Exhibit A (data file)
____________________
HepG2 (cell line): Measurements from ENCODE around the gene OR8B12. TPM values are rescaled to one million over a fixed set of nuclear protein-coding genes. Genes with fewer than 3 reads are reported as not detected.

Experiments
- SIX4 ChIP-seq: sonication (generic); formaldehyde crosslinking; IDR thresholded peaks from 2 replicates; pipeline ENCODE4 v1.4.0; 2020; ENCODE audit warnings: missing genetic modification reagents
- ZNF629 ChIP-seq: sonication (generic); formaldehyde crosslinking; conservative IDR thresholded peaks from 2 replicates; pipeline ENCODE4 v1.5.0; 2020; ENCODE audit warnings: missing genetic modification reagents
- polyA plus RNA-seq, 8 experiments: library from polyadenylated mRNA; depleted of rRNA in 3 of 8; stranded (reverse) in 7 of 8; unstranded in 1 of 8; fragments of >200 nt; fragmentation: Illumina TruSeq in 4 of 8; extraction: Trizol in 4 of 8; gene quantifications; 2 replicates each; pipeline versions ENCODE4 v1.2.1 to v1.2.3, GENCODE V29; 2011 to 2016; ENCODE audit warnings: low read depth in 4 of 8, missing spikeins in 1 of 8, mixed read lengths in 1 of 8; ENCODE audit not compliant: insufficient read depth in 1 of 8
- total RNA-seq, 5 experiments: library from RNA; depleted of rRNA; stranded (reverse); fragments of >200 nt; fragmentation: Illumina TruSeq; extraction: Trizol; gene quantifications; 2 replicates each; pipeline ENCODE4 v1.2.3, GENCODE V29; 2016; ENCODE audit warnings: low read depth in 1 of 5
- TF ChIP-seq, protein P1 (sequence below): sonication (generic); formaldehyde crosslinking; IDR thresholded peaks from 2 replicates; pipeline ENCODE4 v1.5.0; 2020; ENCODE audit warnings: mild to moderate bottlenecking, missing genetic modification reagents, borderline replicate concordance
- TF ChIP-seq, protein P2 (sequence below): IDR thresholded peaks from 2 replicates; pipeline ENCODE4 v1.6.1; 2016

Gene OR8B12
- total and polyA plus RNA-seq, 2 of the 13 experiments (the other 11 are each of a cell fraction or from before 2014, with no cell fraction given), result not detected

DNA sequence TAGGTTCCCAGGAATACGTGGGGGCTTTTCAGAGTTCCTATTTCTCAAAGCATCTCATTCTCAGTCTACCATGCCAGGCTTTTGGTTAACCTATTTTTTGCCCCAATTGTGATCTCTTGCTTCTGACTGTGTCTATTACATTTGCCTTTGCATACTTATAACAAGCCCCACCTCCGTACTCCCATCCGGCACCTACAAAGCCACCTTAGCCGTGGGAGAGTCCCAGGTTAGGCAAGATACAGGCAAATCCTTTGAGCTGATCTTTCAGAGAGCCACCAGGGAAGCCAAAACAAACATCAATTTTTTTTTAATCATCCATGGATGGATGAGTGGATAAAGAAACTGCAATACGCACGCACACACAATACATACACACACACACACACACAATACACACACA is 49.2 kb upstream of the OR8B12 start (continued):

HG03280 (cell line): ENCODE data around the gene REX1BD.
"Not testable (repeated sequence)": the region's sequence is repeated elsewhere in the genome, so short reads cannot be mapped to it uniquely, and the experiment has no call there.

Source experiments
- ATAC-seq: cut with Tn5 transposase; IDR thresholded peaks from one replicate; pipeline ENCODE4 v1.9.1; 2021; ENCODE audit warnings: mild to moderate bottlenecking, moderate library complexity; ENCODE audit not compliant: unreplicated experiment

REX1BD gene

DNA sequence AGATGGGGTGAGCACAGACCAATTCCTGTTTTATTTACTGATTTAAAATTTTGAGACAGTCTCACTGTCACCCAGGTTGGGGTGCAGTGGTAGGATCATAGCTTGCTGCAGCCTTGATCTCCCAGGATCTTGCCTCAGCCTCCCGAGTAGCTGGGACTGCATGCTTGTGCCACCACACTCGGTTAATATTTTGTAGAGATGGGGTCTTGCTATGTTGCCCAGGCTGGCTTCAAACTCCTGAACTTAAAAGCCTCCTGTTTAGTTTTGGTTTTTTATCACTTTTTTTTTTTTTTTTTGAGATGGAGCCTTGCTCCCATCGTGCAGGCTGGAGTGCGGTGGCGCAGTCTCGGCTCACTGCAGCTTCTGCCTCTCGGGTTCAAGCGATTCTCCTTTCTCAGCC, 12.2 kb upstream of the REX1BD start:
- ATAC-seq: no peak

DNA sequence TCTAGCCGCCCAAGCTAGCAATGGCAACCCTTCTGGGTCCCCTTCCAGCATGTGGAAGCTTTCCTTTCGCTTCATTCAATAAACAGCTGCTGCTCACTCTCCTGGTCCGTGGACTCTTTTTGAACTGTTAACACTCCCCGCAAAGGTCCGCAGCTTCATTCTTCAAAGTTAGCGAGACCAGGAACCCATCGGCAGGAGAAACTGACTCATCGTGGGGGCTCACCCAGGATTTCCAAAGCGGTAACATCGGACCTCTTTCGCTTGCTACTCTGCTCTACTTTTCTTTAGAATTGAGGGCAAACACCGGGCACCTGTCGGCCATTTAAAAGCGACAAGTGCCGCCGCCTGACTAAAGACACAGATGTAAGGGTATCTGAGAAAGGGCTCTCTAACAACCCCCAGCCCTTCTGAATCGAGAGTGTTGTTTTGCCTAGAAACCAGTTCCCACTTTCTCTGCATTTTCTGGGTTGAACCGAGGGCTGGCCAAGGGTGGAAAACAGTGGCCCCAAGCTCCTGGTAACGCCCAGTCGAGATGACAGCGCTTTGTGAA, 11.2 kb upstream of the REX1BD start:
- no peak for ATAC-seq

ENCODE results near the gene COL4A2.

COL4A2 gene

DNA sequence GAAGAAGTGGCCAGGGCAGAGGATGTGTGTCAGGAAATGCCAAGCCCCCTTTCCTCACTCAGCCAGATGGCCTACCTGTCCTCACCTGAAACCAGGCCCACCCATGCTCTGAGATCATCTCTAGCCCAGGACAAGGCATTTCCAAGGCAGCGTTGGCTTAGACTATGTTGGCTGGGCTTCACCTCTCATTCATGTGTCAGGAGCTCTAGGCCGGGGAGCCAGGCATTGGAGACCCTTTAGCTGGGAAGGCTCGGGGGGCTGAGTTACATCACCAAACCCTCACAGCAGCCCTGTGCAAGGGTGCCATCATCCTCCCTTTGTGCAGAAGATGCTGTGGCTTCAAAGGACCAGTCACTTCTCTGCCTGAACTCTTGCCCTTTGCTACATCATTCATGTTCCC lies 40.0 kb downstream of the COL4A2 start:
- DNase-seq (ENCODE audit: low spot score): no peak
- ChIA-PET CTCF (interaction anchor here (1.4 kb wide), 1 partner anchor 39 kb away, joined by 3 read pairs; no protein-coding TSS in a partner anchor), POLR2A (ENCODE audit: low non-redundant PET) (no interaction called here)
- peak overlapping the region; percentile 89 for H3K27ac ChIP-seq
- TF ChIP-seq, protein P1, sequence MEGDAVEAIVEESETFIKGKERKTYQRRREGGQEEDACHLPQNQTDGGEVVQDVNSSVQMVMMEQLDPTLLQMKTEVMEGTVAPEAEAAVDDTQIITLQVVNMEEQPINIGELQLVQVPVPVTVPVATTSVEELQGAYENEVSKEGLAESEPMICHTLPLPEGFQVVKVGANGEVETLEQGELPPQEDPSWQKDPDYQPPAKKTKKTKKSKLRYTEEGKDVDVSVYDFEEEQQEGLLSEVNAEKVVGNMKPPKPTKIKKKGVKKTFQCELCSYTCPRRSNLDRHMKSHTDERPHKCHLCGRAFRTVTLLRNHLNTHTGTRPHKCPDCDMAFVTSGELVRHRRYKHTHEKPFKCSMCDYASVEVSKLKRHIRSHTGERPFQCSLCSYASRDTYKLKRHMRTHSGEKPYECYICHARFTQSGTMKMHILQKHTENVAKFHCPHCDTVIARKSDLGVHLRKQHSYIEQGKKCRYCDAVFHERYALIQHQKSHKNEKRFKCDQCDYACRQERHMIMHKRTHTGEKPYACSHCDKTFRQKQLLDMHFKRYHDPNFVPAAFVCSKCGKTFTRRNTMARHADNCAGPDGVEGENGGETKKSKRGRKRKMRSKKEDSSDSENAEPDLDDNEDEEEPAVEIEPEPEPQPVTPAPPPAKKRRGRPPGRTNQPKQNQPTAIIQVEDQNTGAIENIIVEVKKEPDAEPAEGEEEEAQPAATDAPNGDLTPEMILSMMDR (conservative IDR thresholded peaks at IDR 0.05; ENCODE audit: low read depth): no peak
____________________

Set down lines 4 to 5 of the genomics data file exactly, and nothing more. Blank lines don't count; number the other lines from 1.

- ZNF629 ChIP-seq: sonication (generic); formaldehyde crosslinking; conservative IDR thresholded peaks from 2 replicates; pipeline ENCODE4 v1.5.0; 2020; ENCODE audit warnings: missing genetic modification reagents
- polyA plus RNA-seq, 8 experiments: library from polyadenylated mRNA; depleted of rRNA in 3 of 8; stranded (reverse) in 7 of 8; unstranded in 1 of 8; fragments of >200 nt; fragmentation: Illumina TruSeq in 4 of 8; extraction: Trizol in 4 of 8; gene quantifications; 2 replicates each; pipeline versions ENCODE4 v1.2.1 to v1.2.3, GENCODE V29; 2011 to 2016; ENCODE audit warnings: low read depth in 4 of 8, missing spikeins in 1 of 8, mixed read lengths in 1 of 8; ENCODE audit not compliant: insufficient read depth in 1 of 8